_IO_puts (const char *str)
  int result = EOF;
  size_t len = strlen (str);
  _IO_acquire_lock (stdout);

  if ((_IO_vtable_offset (stdout) != 0
       || _IO_fwide (stdout, -1) == -1)
      && _IO_sputn (stdout, str, len) == len
      && _IO_putc_unlocked ('\n', stdout) != EOF)
    result = MIN (INT_MAX, len + 1);

  _IO_release_lock (stdout);
  return result;

So it gets the length of our string, obtains a lock on the output stream, does some checks, and calls _IO_sputn. It then releases the lock and returns the number of printed characters.

I searched for this function, but couldn’t find it. Apparently it does something through a function called _IO_file_jumps, and calls _IO_new_file_xsputn.

_IO_new_file_xsputn (FILE *f, const void *data, size_t n)
  const char *s = (const char *) data;
  size_t to_do = n;
  int must_flush = 0;
  size_t count = 0;

  if (n <= 0)
    return 0;
  /* This is an optimized implementation.
     If the amount to be written straddles a block boundary
     (or the filebuf is unbuffered), use sys_write directly. */

  /* First figure out how much space is available in the buffer. */
  if ((f->_flags & _IO_LINE_BUF) && (f->_flags & _IO_CURRENTLY_PUTTING))
      count = f->_IO_buf_end - f->_IO_write_ptr;
      if (count >= n)
	  const char *p;
	  for (p = s + n; p > s; )
	      if (*--p == '\n')
		  count = p - s + 1;
		  must_flush = 1;
  else if (f->_IO_write_end > f->_IO_write_ptr)
    count = f->_IO_write_end - f->_IO_write_ptr; /* Space available. */

  /* Then fill the buffer. */
  if (count > 0)
      if (count > to_do)
	count = to_do;
      f->_IO_write_ptr = __mempcpy (f->_IO_write_ptr, s, count);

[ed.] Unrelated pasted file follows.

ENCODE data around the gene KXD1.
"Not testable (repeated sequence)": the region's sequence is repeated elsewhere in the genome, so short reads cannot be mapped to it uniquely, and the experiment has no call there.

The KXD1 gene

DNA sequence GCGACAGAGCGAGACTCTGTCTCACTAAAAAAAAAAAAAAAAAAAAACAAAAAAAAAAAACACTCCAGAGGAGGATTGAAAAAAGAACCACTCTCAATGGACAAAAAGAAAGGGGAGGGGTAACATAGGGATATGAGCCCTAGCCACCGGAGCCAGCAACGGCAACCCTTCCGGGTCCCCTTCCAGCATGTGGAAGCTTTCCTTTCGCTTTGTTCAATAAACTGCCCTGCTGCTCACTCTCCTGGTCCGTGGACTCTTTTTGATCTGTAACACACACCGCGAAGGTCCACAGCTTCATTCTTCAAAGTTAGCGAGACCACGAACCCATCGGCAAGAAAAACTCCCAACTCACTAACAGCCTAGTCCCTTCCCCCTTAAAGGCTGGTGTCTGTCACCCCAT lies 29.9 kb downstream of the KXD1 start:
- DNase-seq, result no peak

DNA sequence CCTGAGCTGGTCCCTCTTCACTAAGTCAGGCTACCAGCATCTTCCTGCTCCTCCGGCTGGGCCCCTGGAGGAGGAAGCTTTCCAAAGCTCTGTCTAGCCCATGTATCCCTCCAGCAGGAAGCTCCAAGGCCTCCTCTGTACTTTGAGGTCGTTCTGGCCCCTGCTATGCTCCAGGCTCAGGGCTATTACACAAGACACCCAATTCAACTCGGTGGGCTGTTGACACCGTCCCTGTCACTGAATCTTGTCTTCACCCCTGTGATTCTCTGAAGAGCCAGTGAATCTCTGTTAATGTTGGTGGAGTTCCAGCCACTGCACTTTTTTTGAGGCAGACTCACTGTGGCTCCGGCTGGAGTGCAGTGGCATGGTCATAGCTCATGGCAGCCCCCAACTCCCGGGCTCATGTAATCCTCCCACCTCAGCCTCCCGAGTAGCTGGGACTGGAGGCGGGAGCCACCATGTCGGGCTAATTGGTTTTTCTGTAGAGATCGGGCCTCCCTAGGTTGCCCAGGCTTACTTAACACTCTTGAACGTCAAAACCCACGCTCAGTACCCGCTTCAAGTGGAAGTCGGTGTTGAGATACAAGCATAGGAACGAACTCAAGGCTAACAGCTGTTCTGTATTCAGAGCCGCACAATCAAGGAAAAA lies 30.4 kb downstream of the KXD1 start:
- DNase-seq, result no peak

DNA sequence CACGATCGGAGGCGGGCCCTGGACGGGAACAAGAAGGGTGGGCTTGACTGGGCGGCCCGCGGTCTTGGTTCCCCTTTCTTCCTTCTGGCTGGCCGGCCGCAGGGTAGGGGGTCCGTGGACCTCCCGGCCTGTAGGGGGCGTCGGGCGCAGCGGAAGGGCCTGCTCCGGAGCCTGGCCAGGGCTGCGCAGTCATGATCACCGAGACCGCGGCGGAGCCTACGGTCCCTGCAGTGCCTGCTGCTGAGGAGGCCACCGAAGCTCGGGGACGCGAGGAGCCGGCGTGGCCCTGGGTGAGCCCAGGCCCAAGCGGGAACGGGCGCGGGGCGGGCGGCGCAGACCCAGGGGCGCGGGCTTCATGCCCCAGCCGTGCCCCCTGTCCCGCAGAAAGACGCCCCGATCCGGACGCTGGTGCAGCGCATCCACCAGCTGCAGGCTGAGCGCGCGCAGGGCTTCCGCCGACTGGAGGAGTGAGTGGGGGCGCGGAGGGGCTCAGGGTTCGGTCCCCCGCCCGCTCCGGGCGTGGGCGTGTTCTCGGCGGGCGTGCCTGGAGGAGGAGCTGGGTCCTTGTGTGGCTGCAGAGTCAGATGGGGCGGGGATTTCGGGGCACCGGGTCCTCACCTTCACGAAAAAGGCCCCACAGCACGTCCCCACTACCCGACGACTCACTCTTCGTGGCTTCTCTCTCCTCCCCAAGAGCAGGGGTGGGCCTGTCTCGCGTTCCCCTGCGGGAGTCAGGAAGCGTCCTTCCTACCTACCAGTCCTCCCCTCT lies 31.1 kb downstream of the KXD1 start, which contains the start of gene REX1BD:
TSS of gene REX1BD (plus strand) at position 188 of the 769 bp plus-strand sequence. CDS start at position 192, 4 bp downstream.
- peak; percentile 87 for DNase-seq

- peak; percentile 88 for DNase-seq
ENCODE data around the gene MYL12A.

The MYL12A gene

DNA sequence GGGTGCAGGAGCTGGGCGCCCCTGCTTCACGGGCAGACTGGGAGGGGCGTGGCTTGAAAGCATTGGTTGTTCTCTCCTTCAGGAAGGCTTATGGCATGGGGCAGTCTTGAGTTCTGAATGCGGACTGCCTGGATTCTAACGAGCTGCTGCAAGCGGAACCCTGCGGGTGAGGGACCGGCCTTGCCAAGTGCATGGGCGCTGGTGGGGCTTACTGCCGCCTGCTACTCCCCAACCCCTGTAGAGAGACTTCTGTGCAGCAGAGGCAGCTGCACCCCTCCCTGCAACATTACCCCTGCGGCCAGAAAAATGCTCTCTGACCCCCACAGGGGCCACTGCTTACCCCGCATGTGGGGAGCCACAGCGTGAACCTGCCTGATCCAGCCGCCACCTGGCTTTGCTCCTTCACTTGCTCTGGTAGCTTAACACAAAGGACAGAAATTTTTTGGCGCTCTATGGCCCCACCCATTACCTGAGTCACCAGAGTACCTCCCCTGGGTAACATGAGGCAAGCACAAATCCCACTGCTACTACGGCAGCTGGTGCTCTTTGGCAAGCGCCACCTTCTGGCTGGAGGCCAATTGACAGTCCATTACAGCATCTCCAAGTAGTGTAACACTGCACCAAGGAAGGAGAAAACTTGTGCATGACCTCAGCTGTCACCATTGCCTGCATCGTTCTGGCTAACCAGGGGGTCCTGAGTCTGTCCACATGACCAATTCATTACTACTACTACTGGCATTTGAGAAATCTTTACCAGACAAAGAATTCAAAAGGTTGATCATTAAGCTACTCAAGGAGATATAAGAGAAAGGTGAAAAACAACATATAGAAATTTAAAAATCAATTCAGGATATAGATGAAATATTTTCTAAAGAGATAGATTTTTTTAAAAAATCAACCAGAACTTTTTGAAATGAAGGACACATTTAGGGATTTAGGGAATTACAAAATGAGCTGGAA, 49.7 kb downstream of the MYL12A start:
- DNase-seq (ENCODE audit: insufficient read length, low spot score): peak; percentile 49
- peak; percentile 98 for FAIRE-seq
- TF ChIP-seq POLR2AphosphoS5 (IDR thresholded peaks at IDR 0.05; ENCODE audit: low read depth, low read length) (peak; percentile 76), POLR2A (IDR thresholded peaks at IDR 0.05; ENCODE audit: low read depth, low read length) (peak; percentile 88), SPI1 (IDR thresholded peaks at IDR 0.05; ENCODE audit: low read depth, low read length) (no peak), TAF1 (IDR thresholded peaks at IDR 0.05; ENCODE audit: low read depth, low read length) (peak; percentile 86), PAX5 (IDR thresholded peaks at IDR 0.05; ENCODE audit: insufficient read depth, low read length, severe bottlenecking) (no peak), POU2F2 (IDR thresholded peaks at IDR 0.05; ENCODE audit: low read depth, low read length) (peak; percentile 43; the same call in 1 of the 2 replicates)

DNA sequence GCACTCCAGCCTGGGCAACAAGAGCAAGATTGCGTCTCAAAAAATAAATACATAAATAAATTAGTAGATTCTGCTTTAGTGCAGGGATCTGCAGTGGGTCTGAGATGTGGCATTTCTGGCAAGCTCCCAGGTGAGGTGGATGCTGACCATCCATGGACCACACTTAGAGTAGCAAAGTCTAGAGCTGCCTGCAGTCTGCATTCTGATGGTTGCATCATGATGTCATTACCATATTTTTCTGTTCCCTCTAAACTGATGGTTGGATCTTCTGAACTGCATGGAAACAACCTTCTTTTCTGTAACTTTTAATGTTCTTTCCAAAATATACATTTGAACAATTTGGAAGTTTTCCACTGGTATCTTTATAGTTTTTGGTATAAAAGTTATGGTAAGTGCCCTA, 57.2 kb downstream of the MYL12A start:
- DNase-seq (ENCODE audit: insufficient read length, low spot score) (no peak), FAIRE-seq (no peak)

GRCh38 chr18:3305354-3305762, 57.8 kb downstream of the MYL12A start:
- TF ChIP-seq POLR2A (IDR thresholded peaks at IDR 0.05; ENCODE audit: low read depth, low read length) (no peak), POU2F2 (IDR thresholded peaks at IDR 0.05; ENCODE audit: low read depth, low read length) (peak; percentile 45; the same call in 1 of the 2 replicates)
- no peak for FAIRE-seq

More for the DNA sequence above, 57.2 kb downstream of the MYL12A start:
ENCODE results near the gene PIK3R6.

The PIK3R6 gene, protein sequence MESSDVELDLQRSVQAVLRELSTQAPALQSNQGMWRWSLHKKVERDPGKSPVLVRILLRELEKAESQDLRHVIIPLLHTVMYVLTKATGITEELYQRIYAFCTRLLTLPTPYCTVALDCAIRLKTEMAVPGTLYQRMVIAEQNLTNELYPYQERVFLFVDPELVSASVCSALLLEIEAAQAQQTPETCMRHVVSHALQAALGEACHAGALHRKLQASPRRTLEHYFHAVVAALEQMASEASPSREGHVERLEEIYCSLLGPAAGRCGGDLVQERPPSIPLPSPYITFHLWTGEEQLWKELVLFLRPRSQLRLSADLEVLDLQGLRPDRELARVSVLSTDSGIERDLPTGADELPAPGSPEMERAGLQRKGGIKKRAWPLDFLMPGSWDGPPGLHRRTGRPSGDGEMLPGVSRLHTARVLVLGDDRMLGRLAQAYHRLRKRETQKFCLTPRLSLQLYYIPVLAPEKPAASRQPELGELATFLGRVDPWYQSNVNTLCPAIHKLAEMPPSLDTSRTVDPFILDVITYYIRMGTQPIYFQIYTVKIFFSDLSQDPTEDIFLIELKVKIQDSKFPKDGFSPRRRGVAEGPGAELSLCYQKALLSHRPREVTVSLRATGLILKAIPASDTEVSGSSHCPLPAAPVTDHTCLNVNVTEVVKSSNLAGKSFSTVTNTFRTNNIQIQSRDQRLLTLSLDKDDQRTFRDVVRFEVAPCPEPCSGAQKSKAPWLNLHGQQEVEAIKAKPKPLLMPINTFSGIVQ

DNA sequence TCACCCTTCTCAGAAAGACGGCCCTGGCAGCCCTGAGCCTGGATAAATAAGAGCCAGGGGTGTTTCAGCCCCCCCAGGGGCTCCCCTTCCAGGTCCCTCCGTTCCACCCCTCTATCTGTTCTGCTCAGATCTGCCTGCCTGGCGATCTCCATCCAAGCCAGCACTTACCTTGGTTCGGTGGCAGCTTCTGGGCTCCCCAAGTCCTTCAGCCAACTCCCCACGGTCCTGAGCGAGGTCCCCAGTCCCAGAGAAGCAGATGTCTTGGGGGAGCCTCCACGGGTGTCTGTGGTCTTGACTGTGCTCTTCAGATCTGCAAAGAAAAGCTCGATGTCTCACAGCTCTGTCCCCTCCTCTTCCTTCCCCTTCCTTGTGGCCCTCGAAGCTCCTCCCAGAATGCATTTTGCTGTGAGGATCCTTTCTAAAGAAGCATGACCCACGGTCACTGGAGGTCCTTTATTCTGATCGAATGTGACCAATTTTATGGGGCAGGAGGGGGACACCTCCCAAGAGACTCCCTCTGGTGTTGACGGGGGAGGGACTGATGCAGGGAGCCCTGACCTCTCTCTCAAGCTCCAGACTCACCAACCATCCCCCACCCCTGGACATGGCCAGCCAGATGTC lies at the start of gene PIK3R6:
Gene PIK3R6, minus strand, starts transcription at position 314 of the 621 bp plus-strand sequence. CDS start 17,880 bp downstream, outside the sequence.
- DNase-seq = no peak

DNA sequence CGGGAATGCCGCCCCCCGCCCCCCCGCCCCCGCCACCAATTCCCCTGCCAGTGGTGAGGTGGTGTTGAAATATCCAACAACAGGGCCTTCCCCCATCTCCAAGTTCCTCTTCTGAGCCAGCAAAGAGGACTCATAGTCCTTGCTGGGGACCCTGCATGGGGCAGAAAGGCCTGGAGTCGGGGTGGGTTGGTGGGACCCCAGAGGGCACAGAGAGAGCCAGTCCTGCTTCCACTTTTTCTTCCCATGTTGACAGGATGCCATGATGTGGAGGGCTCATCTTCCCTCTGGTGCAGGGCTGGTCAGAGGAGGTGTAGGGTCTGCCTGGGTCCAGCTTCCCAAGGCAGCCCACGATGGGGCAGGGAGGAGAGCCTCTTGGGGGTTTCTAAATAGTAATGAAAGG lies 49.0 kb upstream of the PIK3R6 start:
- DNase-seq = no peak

s += count;
      to_do -= count;
  if (to_do + must_flush > 0)
      size_t block_size, do_write;
      /* Next flush the (full) buffer. */
      if (_IO_OVERFLOW (f, EOF) == EOF)
	/* If nothing else has to be written we must not signal the
	   caller that everything has been written.  */
	return to_do == 0 ? EOF : n - to_do;

      /* Try to maintain alignment: write a whole number of blocks.  */
      block_size = f->_IO_buf_end - f->_IO_buf_base;
      do_write = to_do - (block_size >= 128 ? to_do % block_size : 0);

      if (do_write)
	  count = new_do_write (f, s, do_write);
	  to_do -= count;
	  if (count < do_write)
	    return n - to_do;

      /* Now write out the remainder.  Normally, this will fit in the
	 buffer, but it's somewhat messier for line-buffered files,
	 so we let _IO_default_xsputn handle the general case. */
      if (to_do)
	to_do -= _IO_default_xsputn (f, s+do_write, to_do);
  return n - to_do;

Wow. All of this for a Hello World. I am not going to try and understand how this code works, even with comments. So at this point I realised that using Glibc to explain this is going to be a pain. So here, I decided to look at musl libc, which I know is supposed to be smaller.


So in musl, puts() is defined as follows:

int puts(const char *s)
	int r;
	r = -(fputs(s, stdout) < 0 || putc_unlocked('\n', stdout) < 0);
	return r;

Okay, so it obtains a lock on the output stream, calls fputs, and unlocks the output stream.

How is fputs() defined?

#include "stdio_impl.h"
#include <string.h>

int fputs(const char *restrict s, FILE *restrict f)
	size_t l = strlen(s);
	return (fwrite(s, 1, l, f)==l) - 1;

It gets the length of our string, and calls fwrite() with the output stream, our string, and its length.

How is fwrite() defined?

size_t fwrite(const void *restrict src, size_t size, size_t nmemb, FILE *restrict f)
	size_t k, l = size*nmemb;
	if (!size) nmemb = 0;
	k = __fwritex(src, l, f);
	return k==l ? nmemb : k/size;

It gets another lock on the output stream, calls __fwritex(), and unlocks the output stream.

How is __fwritex() defined?

size_t __fwritex(const unsigned char *restrict s, size_t l, FILE *restrict f)
	size_t i=0;

	if (!f->wend && __towrite(f)) return 0;

	if (l > f->wend - f->wpos) return f->write(f, s, l);

	if (f->lbf >= 0) {
		/* Match /^(.*\n|)/ */
		for (i=l; i && s[i-1] != '\n'; i--);
		if (i) {
			size_t n = f->write(f, s, i);
			if (n < i) return n;
			s += i;
			l -= i;

	memcpy(f->wpos, s, l);
	f->wpos += l;
	return l+i;

This is a fair bit of code, but the main thing it’s doing it calling write() on the output stream’s FILE object. Our stream is defined as stdout, so where is that defined?

hidden FILE __stdout_FILE = {
	.buf = buf+UNGET,
	.buf_size = sizeof buf-UNGET,
	.fd = 1,
	.flags = F_PERM | F_NORD,